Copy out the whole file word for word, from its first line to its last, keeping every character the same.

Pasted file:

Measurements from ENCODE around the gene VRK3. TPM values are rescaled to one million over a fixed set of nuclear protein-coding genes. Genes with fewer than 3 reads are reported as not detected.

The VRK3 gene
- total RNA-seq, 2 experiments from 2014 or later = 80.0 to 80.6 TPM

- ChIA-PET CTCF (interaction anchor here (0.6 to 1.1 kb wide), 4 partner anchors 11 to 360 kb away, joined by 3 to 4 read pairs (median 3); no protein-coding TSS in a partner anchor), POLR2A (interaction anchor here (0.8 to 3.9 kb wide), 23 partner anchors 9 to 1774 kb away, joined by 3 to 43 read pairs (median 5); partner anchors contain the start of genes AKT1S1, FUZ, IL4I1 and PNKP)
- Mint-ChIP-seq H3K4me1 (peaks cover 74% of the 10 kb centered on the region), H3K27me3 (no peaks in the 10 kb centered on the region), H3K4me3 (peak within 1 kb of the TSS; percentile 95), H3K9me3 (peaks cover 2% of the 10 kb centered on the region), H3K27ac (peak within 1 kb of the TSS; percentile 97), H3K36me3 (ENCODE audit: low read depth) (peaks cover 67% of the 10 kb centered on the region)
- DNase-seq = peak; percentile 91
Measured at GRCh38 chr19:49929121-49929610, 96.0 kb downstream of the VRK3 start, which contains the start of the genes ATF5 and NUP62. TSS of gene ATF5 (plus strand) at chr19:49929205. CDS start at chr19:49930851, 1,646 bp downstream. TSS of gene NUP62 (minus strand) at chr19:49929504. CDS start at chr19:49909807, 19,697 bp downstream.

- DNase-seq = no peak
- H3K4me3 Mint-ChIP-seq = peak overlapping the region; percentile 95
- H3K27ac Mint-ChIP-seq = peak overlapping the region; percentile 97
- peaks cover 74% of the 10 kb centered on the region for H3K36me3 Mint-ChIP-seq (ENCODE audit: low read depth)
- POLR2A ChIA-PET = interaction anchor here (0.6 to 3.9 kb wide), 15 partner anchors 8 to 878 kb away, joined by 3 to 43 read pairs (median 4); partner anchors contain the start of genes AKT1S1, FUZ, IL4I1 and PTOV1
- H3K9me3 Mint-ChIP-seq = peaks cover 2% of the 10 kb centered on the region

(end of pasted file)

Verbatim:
Measurements from ENCODE around the gene VRK3. TPM values are rescaled to one million over a fixed set of nuclear protein-coding genes. Genes with fewer than 3 reads are reported as not detected.

The VRK3 gene
- total RNA-seq, 2 experiments from 2014 or later = 80.0 to 80.6 TPM

- ChIA-PET CTCF (interaction anchor here (0.6 to 1.1 kb wide), 4 partner anchors 11 to 360 kb away, joined by 3 to 4 read pairs (median 3); no protein-coding TSS in a partner anchor), POLR2A (interaction anchor here (0.8 to 3.9 kb wide), 23 partner anchors 9 to 1774 kb away, joined by 3 to 43 read pairs (median 5); partner anchors contain the start of genes AKT1S1, FUZ, IL4I1 and PNKP)
- Mint-ChIP-seq H3K4me1 (peaks cover 74% of the 10 kb centered on the region), H3K27me3 (no peaks in the 10 kb centered on the region), H3K4me3 (peak within 1 kb of the TSS; percentile 95), H3K9me3 (peaks cover 2% of the 10 kb centered on the region), H3K27ac (peak within 1 kb of the TSS; percentile 97), H3K36me3 (ENCODE audit: low read depth) (peaks cover 67% of the 10 kb centered on the region)
- DNase-seq = peak; percentile 91
Measured at GRCh38 chr19:49929121-49929610, 96.0 kb downstream of the VRK3 start, which contains the start of the genes ATF5 and NUP62. TSS of gene ATF5 (plus strand) at chr19:49929205. CDS start at chr19:49930851, 1,646 bp downstream. TSS of gene NUP62 (minus strand) at chr19:49929504. CDS start at chr19:49909807, 19,697 bp downstream.

- DNase-seq = no peak
- H3K4me3 Mint-ChIP-seq = peak overlapping the region; percentile 95
- H3K27ac Mint-ChIP-seq = peak overlapping the region; percentile 97
- peaks cover 74% of the 10 kb centered on the region for H3K36me3 Mint-ChIP-seq (ENCODE audit: low read depth)
- POLR2A ChIA-PET = interaction anchor here (0.6 to 3.9 kb wide), 15 partner anchors 8 to 878 kb away, joined by 3 to 43 read pairs (median 4); partner anchors contain the start of genes AKT1S1, FUZ, IL4I1 and PTOV1
- H3K9me3 Mint-ChIP-seq = peaks cover 2% of the 10 kb centered on the region